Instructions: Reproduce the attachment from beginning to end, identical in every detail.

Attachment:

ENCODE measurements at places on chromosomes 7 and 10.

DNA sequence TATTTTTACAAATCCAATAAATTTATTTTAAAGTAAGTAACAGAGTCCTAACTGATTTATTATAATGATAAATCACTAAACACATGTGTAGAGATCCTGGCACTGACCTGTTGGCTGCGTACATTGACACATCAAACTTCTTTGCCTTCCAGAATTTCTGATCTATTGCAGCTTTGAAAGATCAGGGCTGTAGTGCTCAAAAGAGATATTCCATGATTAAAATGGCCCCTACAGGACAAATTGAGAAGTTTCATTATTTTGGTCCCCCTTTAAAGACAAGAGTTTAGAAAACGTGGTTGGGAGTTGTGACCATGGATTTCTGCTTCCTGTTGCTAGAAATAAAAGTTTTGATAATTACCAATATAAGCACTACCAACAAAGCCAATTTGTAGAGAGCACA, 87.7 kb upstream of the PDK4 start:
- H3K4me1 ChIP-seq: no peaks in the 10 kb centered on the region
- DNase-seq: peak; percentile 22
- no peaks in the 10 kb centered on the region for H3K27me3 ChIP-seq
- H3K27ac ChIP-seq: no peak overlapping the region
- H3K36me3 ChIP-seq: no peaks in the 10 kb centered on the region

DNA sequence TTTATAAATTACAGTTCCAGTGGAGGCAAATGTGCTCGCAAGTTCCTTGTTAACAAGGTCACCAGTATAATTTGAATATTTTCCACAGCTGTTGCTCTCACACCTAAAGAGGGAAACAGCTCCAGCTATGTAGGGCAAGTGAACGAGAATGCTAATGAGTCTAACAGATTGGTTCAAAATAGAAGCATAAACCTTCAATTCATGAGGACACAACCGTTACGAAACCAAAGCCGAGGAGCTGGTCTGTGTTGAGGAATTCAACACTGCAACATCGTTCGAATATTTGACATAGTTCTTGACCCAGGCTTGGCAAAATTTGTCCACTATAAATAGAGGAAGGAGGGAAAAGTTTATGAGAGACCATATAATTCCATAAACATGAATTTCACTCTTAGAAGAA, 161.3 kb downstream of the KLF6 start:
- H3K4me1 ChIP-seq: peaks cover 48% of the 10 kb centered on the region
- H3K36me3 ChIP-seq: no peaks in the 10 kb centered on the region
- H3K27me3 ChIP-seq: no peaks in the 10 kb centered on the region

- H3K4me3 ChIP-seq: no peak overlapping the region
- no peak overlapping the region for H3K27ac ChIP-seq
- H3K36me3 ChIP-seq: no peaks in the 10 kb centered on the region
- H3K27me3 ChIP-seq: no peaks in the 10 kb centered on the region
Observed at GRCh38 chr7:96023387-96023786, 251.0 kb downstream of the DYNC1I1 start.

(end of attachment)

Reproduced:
ENCODE measurements at places on chromosomes 7 and 10.

DNA sequence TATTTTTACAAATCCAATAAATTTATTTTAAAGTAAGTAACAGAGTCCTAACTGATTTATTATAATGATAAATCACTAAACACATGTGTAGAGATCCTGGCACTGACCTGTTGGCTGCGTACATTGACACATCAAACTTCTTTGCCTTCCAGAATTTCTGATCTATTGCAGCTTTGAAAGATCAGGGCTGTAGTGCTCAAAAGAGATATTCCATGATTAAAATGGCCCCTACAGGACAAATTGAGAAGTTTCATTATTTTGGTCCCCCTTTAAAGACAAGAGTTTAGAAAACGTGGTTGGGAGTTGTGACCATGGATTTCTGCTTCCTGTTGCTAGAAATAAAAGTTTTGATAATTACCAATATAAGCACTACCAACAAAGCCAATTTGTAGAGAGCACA, 87.7 kb upstream of the PDK4 start:
- H3K4me1 ChIP-seq: no peaks in the 10 kb centered on the region
- DNase-seq: peak; percentile 22
- no peaks in the 10 kb centered on the region for H3K27me3 ChIP-seq
- H3K27ac ChIP-seq: no peak overlapping the region
- H3K36me3 ChIP-seq: no peaks in the 10 kb centered on the region

DNA sequence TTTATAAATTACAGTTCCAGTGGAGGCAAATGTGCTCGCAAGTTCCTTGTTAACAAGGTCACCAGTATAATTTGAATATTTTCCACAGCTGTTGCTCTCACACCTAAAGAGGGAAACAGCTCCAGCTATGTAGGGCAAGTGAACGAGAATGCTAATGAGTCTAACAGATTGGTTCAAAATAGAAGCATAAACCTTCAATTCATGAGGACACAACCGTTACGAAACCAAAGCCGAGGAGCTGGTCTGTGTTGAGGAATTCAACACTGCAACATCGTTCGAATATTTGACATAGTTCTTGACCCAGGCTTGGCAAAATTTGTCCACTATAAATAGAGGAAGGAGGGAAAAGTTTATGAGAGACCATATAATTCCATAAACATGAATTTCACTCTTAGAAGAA, 161.3 kb downstream of the KLF6 start:
- H3K4me1 ChIP-seq: peaks cover 48% of the 10 kb centered on the region
- H3K36me3 ChIP-seq: no peaks in the 10 kb centered on the region
- H3K27me3 ChIP-seq: no peaks in the 10 kb centered on the region

- H3K4me3 ChIP-seq: no peak overlapping the region
- no peak overlapping the region for H3K27ac ChIP-seq
- H3K36me3 ChIP-seq: no peaks in the 10 kb centered on the region
- H3K27me3 ChIP-seq: no peaks in the 10 kb centered on the region
Observed at GRCh38 chr7:96023387-96023786, 251.0 kb downstream of the DYNC1I1 start.